After making yesterday’s post about my old ball gown, I repaired the waistband, and spent a ridiculously long time ripping out the stitches on the two panels that hung down the sides of the bodice. You’d think ripping about about 24″ of stitching would be fast and easy, but apparently the girl-who-can’t-follow-directions not only sewed the bodice together all wrong, but she also kept changing the stitch length on different seams making some of the stitches very tight and very difficult to pick out. That’s not so bad though, right? Just slow going?
Oh wait! And then it gets better. On one side of the bodice, I used pleats to make the panel fit. On the other side, I used gathering. What the hell was I thinking? Oh wait. Not only was I not reading or following the directions, I was not thinking either. I’m kind of embarrassed to have done this, even if it was years ago.
I remembered as I put the gown on my dress form that when I wore it to the ball, we had to use safety pins to hold the skirt up to the bodice in the back because there was a big gap at the waist. If I had sewn the panels on correctly, they would have made an overskirt, and that gap would have been hidden. Oh boy!
This afternoon I realized the reason the contrast panels in the bodice are not even on both sides is because I sewed one on upside down. I spent some more tie tearing the bodice apart so I could flip the panel over and put it together right. That led me to a new problem. The lace trim was cut and measured with that panel being upside down, so it stops about an inch short of where it should and I don’t have any of that lace now to replace it. I decided to solve that by creating an overlap of the front bodice pieces where it fastens- something I should have originally done because it kind of gaped before.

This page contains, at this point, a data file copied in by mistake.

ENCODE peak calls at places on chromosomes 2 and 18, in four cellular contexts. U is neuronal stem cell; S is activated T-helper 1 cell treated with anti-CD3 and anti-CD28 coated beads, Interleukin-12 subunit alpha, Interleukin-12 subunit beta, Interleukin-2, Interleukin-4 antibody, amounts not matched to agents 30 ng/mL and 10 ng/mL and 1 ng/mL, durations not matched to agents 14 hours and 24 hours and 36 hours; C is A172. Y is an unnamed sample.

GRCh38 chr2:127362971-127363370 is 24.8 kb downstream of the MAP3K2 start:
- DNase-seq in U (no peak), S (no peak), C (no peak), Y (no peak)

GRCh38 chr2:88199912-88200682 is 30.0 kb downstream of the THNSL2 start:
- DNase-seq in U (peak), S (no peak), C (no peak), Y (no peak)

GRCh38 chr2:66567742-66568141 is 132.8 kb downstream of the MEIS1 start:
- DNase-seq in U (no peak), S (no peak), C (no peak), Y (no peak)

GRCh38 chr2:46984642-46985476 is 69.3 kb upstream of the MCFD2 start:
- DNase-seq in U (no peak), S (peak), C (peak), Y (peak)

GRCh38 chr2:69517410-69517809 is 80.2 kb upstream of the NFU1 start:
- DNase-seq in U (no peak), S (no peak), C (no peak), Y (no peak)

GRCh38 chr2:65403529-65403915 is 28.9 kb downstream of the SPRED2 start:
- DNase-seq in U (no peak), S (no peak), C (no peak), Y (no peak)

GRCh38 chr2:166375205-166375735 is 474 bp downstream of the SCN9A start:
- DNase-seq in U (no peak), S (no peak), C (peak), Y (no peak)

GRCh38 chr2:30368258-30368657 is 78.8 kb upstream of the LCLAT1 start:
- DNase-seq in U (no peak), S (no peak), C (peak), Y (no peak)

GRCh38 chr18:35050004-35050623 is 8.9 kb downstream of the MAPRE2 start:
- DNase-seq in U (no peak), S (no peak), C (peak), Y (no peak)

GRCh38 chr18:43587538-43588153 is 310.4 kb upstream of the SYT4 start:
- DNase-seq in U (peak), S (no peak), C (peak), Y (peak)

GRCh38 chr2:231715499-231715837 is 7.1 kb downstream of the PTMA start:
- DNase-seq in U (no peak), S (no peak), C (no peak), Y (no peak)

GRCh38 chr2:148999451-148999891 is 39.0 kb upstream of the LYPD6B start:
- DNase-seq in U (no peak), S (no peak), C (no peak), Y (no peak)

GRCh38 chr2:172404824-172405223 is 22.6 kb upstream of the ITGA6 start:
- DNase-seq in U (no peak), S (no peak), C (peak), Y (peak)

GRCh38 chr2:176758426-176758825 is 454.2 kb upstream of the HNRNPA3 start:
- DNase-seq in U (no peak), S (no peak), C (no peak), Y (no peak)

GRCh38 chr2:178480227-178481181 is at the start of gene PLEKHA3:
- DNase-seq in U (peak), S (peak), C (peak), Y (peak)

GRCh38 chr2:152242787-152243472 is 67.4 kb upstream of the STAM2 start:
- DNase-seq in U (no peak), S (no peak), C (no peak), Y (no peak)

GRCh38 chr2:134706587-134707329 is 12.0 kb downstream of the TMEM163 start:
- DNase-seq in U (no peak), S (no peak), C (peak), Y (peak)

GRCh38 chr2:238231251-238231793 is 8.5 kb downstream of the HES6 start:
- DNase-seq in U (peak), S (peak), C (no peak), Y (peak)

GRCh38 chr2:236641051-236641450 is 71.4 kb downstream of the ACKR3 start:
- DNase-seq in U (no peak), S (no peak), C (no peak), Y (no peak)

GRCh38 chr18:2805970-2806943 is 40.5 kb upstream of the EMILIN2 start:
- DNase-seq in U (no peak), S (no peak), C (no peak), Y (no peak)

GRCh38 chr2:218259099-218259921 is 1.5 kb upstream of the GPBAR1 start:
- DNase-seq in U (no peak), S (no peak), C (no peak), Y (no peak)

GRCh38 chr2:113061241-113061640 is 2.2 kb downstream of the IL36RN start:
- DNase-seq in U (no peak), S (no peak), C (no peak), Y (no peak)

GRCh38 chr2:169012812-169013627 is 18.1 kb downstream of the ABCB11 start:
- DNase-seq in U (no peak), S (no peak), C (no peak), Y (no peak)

There was also the fact that the lining of the bodice was cut larger than the outside, so I had to pleat it to make it fit. I resewed a few seams in the lining and that was taken care of.
Anyway, after hours of work, most of it spent tearing out stitches, I feel like it looks a lot better then it did before and the fit is better too. I’m hoping someone will want to be a princess for Halloween and grabs this dress up. Its not a bad dress, its just a little rough up close. From a distance though it looks pretty damned good!
Is it exactly like the pattern envelope? No. Probably not even close. But its a lot better and I’d actually be willing to wear it like it is now.